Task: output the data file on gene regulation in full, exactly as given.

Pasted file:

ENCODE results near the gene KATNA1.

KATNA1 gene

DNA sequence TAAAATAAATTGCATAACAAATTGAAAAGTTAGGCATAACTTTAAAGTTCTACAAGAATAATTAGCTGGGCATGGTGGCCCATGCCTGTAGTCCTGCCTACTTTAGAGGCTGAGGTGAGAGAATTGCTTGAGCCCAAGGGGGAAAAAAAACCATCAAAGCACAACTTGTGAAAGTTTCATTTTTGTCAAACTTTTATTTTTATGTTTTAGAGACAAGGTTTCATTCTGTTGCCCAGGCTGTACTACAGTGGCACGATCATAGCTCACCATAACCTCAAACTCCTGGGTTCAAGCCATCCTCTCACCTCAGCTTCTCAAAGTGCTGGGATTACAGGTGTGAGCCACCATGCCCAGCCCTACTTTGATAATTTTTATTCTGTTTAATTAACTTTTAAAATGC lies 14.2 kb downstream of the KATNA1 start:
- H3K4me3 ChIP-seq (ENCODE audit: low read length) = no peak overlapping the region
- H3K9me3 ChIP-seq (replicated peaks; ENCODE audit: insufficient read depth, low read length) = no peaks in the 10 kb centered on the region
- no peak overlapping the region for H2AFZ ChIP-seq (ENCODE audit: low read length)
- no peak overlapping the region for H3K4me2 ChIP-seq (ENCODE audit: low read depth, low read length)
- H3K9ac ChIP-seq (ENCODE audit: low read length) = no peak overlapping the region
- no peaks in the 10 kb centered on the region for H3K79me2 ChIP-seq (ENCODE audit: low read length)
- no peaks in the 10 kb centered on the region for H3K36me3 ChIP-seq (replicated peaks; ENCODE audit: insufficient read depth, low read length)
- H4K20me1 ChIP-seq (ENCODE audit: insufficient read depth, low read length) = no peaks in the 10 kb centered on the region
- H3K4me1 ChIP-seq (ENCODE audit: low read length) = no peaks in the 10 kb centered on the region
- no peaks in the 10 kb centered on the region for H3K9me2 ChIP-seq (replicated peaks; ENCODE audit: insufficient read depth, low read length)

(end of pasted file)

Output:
ENCODE results near the gene KATNA1.

KATNA1 gene

DNA sequence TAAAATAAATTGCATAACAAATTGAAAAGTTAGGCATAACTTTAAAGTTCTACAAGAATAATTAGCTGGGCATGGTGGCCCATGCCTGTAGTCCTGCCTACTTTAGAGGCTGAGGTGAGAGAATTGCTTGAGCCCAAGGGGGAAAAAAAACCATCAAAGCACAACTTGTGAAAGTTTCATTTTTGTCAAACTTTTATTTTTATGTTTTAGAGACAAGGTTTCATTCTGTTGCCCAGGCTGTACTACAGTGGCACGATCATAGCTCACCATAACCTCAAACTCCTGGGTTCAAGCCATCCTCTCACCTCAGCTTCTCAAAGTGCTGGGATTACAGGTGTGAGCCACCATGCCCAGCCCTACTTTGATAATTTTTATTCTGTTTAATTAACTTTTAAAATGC lies 14.2 kb downstream of the KATNA1 start:
- H3K4me3 ChIP-seq (ENCODE audit: low read length) = no peak overlapping the region
- H3K9me3 ChIP-seq (replicated peaks; ENCODE audit: insufficient read depth, low read length) = no peaks in the 10 kb centered on the region
- no peak overlapping the region for H2AFZ ChIP-seq (ENCODE audit: low read length)
- no peak overlapping the region for H3K4me2 ChIP-seq (ENCODE audit: low read depth, low read length)
- H3K9ac ChIP-seq (ENCODE audit: low read length) = no peak overlapping the region
- no peaks in the 10 kb centered on the region for H3K79me2 ChIP-seq (ENCODE audit: low read length)
- no peaks in the 10 kb centered on the region for H3K36me3 ChIP-seq (replicated peaks; ENCODE audit: insufficient read depth, low read length)
- H4K20me1 ChIP-seq (ENCODE audit: insufficient read depth, low read length) = no peaks in the 10 kb centered on the region
- H3K4me1 ChIP-seq (ENCODE audit: low read length) = no peaks in the 10 kb centered on the region
- no peaks in the 10 kb centered on the region for H3K9me2 ChIP-seq (replicated peaks; ENCODE audit: insufficient read depth, low read length)